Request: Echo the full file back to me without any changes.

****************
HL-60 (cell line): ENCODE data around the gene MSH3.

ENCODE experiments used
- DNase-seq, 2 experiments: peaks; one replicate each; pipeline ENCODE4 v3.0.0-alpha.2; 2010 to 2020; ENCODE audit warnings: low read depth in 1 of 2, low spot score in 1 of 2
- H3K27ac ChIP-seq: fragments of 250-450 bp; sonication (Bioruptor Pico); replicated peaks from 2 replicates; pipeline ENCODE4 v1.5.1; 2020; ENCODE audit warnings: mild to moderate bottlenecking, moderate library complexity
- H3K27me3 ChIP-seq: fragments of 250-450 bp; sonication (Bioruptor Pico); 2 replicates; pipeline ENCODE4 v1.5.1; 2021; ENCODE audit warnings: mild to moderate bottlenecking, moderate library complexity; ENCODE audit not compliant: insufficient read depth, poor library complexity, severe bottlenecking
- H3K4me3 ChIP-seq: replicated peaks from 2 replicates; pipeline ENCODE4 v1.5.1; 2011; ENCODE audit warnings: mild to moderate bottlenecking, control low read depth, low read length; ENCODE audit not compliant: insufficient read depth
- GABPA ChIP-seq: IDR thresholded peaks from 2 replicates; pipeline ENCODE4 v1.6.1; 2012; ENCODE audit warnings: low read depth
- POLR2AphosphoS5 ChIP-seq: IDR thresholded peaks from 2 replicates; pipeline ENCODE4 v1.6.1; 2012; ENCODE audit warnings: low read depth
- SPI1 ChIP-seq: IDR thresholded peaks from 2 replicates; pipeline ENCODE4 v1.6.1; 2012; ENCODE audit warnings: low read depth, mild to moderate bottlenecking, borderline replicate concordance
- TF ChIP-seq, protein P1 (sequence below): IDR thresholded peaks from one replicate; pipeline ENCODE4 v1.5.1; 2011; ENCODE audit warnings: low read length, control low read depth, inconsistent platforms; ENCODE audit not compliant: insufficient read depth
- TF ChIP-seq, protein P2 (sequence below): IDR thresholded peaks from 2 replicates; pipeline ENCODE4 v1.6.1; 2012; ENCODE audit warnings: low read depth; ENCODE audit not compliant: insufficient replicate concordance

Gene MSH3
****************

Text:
HL-60 (cell line): ENCODE data around the gene MSH3.

ENCODE experiments used
- DNase-seq, 2 experiments: peaks; one replicate each; pipeline ENCODE4 v3.0.0-alpha.2; 2010 to 2020; ENCODE audit warnings: low read depth in 1 of 2, low spot score in 1 of 2
- H3K27ac ChIP-seq: fragments of 250-450 bp; sonication (Bioruptor Pico); replicated peaks from 2 replicates; pipeline ENCODE4 v1.5.1; 2020; ENCODE audit warnings: mild to moderate bottlenecking, moderate library complexity
- H3K27me3 ChIP-seq: fragments of 250-450 bp; sonication (Bioruptor Pico); 2 replicates; pipeline ENCODE4 v1.5.1; 2021; ENCODE audit warnings: mild to moderate bottlenecking, moderate library complexity; ENCODE audit not compliant: insufficient read depth, poor library complexity, severe bottlenecking
- H3K4me3 ChIP-seq: replicated peaks from 2 replicates; pipeline ENCODE4 v1.5.1; 2011; ENCODE audit warnings: mild to moderate bottlenecking, control low read depth, low read length; ENCODE audit not compliant: insufficient read depth
- GABPA ChIP-seq: IDR thresholded peaks from 2 replicates; pipeline ENCODE4 v1.6.1; 2012; ENCODE audit warnings: low read depth
- POLR2AphosphoS5 ChIP-seq: IDR thresholded peaks from 2 replicates; pipeline ENCODE4 v1.6.1; 2012; ENCODE audit warnings: low read depth
- SPI1 ChIP-seq: IDR thresholded peaks from 2 replicates; pipeline ENCODE4 v1.6.1; 2012; ENCODE audit warnings: low read depth, mild to moderate bottlenecking, borderline replicate concordance
- TF ChIP-seq, protein P1 (sequence below): IDR thresholded peaks from one replicate; pipeline ENCODE4 v1.5.1; 2011; ENCODE audit warnings: low read length, control low read depth, inconsistent platforms; ENCODE audit not compliant: insufficient read depth
- TF ChIP-seq, protein P2 (sequence below): IDR thresholded peaks from 2 replicates; pipeline ENCODE4 v1.6.1; 2012; ENCODE audit warnings: low read depth; ENCODE audit not compliant: insufficient replicate concordance

Gene MSH3